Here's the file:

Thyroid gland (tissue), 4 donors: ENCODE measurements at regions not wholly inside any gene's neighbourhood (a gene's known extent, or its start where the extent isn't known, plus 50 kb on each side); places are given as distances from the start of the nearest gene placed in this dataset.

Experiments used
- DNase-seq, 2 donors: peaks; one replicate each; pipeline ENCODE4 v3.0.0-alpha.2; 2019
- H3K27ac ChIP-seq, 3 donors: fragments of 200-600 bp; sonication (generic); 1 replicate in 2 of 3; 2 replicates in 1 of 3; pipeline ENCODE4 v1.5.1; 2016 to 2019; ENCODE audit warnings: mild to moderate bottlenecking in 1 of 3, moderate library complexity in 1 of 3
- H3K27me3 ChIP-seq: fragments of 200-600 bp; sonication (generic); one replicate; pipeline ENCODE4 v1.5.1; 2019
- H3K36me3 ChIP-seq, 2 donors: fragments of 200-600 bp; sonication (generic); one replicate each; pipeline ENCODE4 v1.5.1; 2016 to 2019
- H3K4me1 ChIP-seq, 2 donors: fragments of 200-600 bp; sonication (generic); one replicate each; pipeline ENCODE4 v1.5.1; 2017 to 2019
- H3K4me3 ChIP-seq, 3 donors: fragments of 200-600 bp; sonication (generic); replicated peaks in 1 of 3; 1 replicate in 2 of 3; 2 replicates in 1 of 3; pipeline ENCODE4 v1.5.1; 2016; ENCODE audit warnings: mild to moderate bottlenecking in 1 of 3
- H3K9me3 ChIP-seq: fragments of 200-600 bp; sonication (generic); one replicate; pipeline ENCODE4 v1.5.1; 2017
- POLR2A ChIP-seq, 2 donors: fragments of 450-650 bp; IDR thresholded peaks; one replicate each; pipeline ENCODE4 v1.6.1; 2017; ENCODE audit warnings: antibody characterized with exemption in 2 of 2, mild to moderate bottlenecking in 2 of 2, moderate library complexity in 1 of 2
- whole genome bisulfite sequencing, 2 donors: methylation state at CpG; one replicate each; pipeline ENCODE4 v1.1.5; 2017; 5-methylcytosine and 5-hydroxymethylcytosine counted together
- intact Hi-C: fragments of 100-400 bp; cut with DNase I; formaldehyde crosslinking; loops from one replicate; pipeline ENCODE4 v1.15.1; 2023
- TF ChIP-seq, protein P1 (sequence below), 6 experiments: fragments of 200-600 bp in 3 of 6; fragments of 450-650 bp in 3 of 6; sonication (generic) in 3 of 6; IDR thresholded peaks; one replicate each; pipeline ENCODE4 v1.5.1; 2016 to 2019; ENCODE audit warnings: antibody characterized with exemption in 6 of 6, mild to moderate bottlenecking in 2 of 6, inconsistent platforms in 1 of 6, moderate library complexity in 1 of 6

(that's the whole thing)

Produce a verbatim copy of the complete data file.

Thyroid gland (tissue), 4 donors: ENCODE measurements at regions not wholly inside any gene's neighbourhood (a gene's known extent, or its start where the extent isn't known, plus 50 kb on each side); places are given as distances from the start of the nearest gene placed in this dataset.

Experiments used
- DNase-seq, 2 donors: peaks; one replicate each; pipeline ENCODE4 v3.0.0-alpha.2; 2019
- H3K27ac ChIP-seq, 3 donors: fragments of 200-600 bp; sonication (generic); 1 replicate in 2 of 3; 2 replicates in 1 of 3; pipeline ENCODE4 v1.5.1; 2016 to 2019; ENCODE audit warnings: mild to moderate bottlenecking in 1 of 3, moderate library complexity in 1 of 3
- H3K27me3 ChIP-seq: fragments of 200-600 bp; sonication (generic); one replicate; pipeline ENCODE4 v1.5.1; 2019
- H3K36me3 ChIP-seq, 2 donors: fragments of 200-600 bp; sonication (generic); one replicate each; pipeline ENCODE4 v1.5.1; 2016 to 2019
- H3K4me1 ChIP-seq, 2 donors: fragments of 200-600 bp; sonication (generic); one replicate each; pipeline ENCODE4 v1.5.1; 2017 to 2019
- H3K4me3 ChIP-seq, 3 donors: fragments of 200-600 bp; sonication (generic); replicated peaks in 1 of 3; 1 replicate in 2 of 3; 2 replicates in 1 of 3; pipeline ENCODE4 v1.5.1; 2016; ENCODE audit warnings: mild to moderate bottlenecking in 1 of 3
- H3K9me3 ChIP-seq: fragments of 200-600 bp; sonication (generic); one replicate; pipeline ENCODE4 v1.5.1; 2017
- POLR2A ChIP-seq, 2 donors: fragments of 450-650 bp; IDR thresholded peaks; one replicate each; pipeline ENCODE4 v1.6.1; 2017; ENCODE audit warnings: antibody characterized with exemption in 2 of 2, mild to moderate bottlenecking in 2 of 2, moderate library complexity in 1 of 2
- whole genome bisulfite sequencing, 2 donors: methylation state at CpG; one replicate each; pipeline ENCODE4 v1.1.5; 2017; 5-methylcytosine and 5-hydroxymethylcytosine counted together
- intact Hi-C: fragments of 100-400 bp; cut with DNase I; formaldehyde crosslinking; loops from one replicate; pipeline ENCODE4 v1.15.1; 2023
- TF ChIP-seq, protein P1 (sequence below), 6 experiments: fragments of 200-600 bp in 3 of 6; fragments of 450-650 bp in 3 of 6; sonication (generic) in 3 of 6; IDR thresholded peaks; one replicate each; pipeline ENCODE4 v1.5.1; 2016 to 2019; ENCODE audit warnings: antibody characterized with exemption in 6 of 6, mild to moderate bottlenecking in 2 of 6, inconsistent platforms in 1 of 6, moderate library complexity in 1 of 6